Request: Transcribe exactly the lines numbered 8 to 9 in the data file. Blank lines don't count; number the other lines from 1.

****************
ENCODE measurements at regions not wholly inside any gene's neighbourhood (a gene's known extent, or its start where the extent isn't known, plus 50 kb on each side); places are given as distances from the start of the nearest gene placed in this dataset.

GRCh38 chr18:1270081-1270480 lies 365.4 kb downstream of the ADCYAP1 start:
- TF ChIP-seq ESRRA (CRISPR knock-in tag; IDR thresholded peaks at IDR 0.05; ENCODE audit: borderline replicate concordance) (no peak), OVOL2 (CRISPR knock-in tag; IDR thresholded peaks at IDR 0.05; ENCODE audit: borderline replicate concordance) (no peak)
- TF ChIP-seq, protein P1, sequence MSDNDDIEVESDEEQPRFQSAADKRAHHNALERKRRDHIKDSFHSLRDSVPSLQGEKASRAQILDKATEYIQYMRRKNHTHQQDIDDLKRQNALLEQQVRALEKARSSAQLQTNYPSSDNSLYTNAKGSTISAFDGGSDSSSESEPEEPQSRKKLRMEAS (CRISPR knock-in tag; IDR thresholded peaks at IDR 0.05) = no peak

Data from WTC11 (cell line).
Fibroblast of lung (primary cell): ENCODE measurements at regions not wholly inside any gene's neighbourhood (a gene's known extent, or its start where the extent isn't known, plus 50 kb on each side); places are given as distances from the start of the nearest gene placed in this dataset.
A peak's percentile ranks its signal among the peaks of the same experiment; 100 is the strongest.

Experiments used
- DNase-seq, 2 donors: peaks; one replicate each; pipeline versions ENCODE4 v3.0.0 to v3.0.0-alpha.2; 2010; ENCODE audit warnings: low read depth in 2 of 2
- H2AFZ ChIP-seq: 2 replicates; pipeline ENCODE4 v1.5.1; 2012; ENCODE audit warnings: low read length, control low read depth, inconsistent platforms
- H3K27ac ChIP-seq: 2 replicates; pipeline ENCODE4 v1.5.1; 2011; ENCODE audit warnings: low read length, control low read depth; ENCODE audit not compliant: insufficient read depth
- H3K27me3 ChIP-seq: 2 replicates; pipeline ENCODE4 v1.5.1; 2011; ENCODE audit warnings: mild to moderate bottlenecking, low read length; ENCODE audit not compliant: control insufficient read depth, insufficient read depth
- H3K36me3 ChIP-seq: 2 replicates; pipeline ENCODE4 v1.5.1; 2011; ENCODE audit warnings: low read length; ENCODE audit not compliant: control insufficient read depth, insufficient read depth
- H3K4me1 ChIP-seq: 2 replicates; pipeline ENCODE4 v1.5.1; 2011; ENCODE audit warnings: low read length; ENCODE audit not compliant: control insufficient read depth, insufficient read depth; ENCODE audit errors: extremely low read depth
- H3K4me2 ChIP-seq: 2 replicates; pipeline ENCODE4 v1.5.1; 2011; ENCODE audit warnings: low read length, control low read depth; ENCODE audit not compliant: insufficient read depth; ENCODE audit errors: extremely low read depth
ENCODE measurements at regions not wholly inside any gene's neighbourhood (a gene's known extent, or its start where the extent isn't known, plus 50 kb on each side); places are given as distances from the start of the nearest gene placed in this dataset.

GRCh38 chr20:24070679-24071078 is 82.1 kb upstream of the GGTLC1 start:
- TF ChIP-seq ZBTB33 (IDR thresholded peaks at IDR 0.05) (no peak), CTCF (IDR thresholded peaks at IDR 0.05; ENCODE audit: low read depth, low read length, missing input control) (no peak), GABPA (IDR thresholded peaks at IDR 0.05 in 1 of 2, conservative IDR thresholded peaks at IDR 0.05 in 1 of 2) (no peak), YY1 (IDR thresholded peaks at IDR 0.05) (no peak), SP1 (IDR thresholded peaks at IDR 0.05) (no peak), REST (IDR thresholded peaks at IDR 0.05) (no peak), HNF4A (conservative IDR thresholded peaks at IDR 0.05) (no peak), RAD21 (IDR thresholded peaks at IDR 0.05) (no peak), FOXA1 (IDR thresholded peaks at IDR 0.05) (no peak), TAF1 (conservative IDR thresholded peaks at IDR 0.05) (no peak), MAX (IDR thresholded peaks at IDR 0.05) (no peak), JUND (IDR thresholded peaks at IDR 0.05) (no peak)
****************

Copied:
Experiments used
- DNase-seq, 2 donors: peaks; one replicate each; pipeline versions ENCODE4 v3.0.0 to v3.0.0-alpha.2; 2010; ENCODE audit warnings: low read depth in 2 of 2